"Prediction is very difficult, especially if it's about the future."
- Niels Bohr (long before Yogi Berra)
Lots of people seem to be making a big mistake analyzing Build America Bonds (BABs). The popular and straightforward analysis is to compare yields on traditional fixed rate bonds (or "BOBs" as I call them - Boring Old Bonds) to the after-subsidy yield on BABs. Here's an example:
The (overly) simple analysis says that BOBs are the cheaper cost of capital through about year 12 and then BABs are the way to go thereafter.
The heroic simplifying assumption of course that works so nicely in spreadsheets and standard software packages is that this line-item Federal subsidy duck will stay staticand not shot down over the entire life of the bonds. Is this a good assumption? Let's look at some facts:
- The BABs legislation explicitly states that the subsidy is not permanent and can be changed at any time
- The BABs subsidy is qualitatively very different than the one inherent in BOBs. As anyone dealing with a government budget knows, there's a fundamental practical and political difference between revenue lost in the opportunity sense (BOBs) vs the Treasury needing to cut a check for a subsidy as with BABs
- The US debt and fiscal imbalance are ugly. Some argue worse than they've been excluding WWII
With these facts, is it prudent to be overly optimistic about this US subsidy staying static over 20-30 years, through changing administrations, congressional seats and political winds? I don't think so. In fact, the analysis of this risk is not unlike the oft-discussed "tax risk" that people cogitated about when evaluating synthetic fixed-rate borrowing strategies using LIBOR swaps.
Putting a finer point on it, when an issuer sells BOBs the following risks are shifted to the investor:
1) Interest rate - rates go through the moon, the investor suffers the MTM loss. The nominal cost of capital for the issuer is locked in.
2) Credit - should the issuer's credit deteriorate, again the investor suffers
3) Tax law - should the US become less reliant on income taxes and more on consumption taxes or VAT or shifts to a flat tax, the preference for tax-exempt income would fall and investors would suffer losses.
For BABs, the third item no longer applies. The investor gets a taxable coupon. Has the third risk gone away entirely? I think it's been transformed. That third "tax law" risk is now replaced with US Fiscal Policy Risk (FP RiskTM) which I would argue is significantly non-zero and different qualitatively then we've seen before in the tax-exempt markets.
So if we're NOT to assume that this subsidy will stay static, and now the issuer has this new FP Risk to manage, how can this risk be incorporated into decision-metrics in a non-trivial way? After all, what gets measured gets managed. What do you
"It is better to understand a little, than to misunderstand a lot."
The prior two posts came to one simple conclusion: most tax-exempt issuers who have used LIBOR based swaps to hedge variable bonds are over-hedged (see prior posts for details why). This conclusion has two primary ramifications:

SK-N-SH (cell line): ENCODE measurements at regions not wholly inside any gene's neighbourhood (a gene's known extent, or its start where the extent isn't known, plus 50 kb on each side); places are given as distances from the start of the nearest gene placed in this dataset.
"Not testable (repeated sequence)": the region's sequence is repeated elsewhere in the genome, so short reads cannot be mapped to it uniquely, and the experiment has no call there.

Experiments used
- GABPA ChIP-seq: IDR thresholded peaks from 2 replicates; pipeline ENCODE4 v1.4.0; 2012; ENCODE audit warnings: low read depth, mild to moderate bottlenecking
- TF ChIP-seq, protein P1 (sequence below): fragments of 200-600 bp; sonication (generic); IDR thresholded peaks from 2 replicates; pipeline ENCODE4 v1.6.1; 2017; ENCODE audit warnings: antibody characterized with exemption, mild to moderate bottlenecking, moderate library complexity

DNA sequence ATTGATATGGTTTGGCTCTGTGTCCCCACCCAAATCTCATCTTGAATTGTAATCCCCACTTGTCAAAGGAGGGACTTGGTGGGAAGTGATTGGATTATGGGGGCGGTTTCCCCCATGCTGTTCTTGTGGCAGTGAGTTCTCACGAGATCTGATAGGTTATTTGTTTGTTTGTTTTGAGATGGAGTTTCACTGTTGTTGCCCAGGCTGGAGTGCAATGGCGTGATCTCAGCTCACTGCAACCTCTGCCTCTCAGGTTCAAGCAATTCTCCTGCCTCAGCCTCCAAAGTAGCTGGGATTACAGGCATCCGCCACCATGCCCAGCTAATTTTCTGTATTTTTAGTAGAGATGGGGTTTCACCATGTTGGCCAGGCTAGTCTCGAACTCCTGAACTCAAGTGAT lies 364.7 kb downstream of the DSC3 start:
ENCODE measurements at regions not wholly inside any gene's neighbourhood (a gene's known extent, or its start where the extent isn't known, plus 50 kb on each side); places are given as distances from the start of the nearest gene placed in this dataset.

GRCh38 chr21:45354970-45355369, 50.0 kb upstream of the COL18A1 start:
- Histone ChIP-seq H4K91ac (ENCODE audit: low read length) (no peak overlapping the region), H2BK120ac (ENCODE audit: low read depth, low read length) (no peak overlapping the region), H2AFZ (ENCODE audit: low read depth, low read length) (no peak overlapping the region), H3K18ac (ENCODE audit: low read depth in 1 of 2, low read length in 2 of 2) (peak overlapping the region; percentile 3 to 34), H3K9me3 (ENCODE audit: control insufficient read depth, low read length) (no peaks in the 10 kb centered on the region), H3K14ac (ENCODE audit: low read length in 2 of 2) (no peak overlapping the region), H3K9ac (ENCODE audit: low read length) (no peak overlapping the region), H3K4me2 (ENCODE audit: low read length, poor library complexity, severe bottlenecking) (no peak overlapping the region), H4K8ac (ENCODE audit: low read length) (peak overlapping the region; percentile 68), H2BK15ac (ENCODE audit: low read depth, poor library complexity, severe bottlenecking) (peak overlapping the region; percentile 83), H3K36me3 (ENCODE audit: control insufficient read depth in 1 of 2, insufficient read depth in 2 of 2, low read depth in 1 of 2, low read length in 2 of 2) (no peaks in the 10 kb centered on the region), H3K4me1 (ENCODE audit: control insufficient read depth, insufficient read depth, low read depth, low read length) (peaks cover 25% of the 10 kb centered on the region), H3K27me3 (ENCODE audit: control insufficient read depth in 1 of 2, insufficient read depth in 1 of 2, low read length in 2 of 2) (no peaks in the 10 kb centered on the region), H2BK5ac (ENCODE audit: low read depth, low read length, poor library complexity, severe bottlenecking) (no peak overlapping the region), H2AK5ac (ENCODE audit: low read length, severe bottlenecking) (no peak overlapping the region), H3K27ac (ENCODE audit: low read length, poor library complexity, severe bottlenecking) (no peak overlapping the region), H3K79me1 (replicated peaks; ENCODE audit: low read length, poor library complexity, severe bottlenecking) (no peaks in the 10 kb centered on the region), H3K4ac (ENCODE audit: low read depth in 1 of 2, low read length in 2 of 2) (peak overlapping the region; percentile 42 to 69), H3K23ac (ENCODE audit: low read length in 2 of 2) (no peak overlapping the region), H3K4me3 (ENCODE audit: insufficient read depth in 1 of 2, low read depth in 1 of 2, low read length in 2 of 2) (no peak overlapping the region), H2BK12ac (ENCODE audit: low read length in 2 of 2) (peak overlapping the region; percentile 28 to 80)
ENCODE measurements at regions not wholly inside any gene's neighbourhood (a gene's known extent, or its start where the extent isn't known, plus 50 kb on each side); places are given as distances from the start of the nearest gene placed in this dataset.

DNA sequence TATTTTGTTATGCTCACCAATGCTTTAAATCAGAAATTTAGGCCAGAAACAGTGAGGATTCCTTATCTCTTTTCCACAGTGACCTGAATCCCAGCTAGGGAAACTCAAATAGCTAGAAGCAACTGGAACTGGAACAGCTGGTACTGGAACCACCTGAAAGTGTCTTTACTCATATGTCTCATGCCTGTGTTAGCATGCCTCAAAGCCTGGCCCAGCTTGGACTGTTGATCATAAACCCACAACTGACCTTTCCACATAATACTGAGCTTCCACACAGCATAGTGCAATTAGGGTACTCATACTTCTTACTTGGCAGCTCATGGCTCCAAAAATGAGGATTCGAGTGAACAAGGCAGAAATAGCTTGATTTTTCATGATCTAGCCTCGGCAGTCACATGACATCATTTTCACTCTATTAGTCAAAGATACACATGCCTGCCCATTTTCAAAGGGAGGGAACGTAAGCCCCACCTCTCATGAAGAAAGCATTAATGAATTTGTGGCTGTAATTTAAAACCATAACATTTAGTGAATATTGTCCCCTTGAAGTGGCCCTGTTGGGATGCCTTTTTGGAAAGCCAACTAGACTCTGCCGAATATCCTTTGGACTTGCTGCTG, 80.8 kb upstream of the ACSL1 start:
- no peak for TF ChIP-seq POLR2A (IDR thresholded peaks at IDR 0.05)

- If you hedged with, for example, 15% more swap than necessary than the issuer paid 15% more to the swap dealer than necessary. Across an estimated $1.5 billion+ in compensation to swap dealers over the last several years on these, its real dough
- In high rate environments, the overall cost of funding will be lower than expected and in low rate environments higher
Let's look at a simple example. AnyCity, USA uses a 3.50% $100 million 68% 1M LIBOR to hedge $100 million in tax-exempt variable rate demand bonds (VRDBs). This 68% number was determined using an historic average and an implicit assumption of zero correlation between 1M LIBOR and SIFMA/1M LIBOR ratios. If one had assumed correlation of -.35, which is more consistent with what we've seen and might reasonably expect, then the right hedging index would be 58% LIBOR plus 0.52%. Both of these swaps carry a fixed rate of 3.5%.
When rates are low, the floating leg of the swap at 68% of 1M LIBOR is less than the 58% of LIBOR plus 52bps. On our $100 million swap for AnyCity, the graph of LIBOR rate level versus annual benefit to having the 58%+52 basis point leg looks like this:
Now obviously as rates go higher the benefit becomes a loss, but that's the point: this is no longer a hedged position as there's an inherent interest rate view within the structure. The overall synthetic fixed-rate structure (variable rate bonds swapped to fixed) performs worse than expected in low rate environments but better than expected in high rate environments. This is due to the fact that we expect SIFMA/LIBOR ratios to be somewhat higher on average in low rate environments and vice versa (the negative correlation between rates and ratios). What does this all mean? Well, few issuers are entering into new synthetic fixed rate deals so it matters more for those that are doing restructuring. What is the optimal portfolio-wide level of LIBOR based swaps for hedging tax-exempt variable rates? Probably less than one might think. What's an issuer to do? Well, if you have more swaps than you need than you could unwind some swaps now though in this rate environment they're likely under water. You could wait for rates to rise and unwind when the swaps are closer to a zero mark or even an asset. Have to be careful though...that'd be speculating.